Like many names in Harrison's work, Halvmörk is taken from a European language, here Swedish. It literally means "half-dark". This may be related to the fact that due to extreme temperature differences human life is possible only in a small twilight zone round the wintry pole.
Halvmörk's orbiting period (year) is a little over eight Earth years. Its orbit is extremely elliptic, and the inclination of its axis is 49°, so seasonal changes have an enormous effect on the weather. The rotational axis is inclined in the direction of the small axis of the orbit, so the periastron and the apastron coincide with the equinoxes.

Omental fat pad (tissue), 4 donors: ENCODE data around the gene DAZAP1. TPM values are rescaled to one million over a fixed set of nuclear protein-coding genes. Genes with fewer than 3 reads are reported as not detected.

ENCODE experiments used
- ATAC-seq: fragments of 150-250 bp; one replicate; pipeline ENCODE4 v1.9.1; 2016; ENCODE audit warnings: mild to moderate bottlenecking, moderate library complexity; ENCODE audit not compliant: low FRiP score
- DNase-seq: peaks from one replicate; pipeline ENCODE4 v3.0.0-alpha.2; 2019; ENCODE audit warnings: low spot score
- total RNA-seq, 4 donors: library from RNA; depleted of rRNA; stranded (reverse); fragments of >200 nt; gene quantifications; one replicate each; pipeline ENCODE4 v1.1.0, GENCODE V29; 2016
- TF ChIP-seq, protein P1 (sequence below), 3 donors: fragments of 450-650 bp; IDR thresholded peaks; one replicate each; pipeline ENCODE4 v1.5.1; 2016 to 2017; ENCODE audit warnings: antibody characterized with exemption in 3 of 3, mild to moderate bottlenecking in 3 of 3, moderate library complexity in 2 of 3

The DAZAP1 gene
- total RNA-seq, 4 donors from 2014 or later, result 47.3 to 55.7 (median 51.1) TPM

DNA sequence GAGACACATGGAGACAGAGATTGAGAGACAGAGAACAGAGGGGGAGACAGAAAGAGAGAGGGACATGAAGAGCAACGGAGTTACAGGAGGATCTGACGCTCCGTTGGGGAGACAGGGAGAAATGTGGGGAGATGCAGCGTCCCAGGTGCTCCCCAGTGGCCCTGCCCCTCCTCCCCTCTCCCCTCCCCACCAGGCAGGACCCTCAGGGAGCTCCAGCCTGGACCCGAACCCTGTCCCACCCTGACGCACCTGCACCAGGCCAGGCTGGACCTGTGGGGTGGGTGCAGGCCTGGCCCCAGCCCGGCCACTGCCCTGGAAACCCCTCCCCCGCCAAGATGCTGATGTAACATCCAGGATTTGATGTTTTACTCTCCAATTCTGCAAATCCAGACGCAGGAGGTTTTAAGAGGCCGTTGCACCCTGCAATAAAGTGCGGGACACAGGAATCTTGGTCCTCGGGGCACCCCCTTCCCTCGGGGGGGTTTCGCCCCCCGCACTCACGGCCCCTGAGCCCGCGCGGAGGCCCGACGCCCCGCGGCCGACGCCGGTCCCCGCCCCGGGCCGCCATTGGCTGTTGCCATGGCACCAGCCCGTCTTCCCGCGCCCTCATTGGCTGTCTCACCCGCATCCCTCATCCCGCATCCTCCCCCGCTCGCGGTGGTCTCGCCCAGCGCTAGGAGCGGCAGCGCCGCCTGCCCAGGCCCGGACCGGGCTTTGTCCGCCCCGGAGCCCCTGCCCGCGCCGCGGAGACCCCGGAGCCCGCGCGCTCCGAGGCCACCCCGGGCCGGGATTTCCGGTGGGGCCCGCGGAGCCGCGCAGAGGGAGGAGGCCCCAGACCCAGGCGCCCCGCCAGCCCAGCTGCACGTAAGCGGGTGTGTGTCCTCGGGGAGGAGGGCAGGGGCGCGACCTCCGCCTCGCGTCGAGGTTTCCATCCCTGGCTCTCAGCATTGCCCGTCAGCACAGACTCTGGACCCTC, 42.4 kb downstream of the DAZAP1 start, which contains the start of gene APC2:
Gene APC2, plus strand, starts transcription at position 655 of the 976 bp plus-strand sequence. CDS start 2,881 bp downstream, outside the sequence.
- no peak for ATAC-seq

As a result the twilight zone remains largely constant for most of the year, when the planet is far from its sun. During this time a colony of humans grows grain in the twilight zone. When the planet approaches its periastron or its apastron the colony migrates to the other pole, using enormous insulated trucks and the planet's sole road, built especially to be used once in four years.
The novel does not seem to take into account that due to the ellipticity of the orbit the planet would be in a near-equinoxe position during most of the orbiting period, which would mean that both poles would enjoy a mild twilight. If the orbit were less elliptic there would be no arctic twilight zone at all but polar nights and days of varying length, like on Earth. So it is hard to imagine the astronomic circumstances needed for Harrison's interesting plot.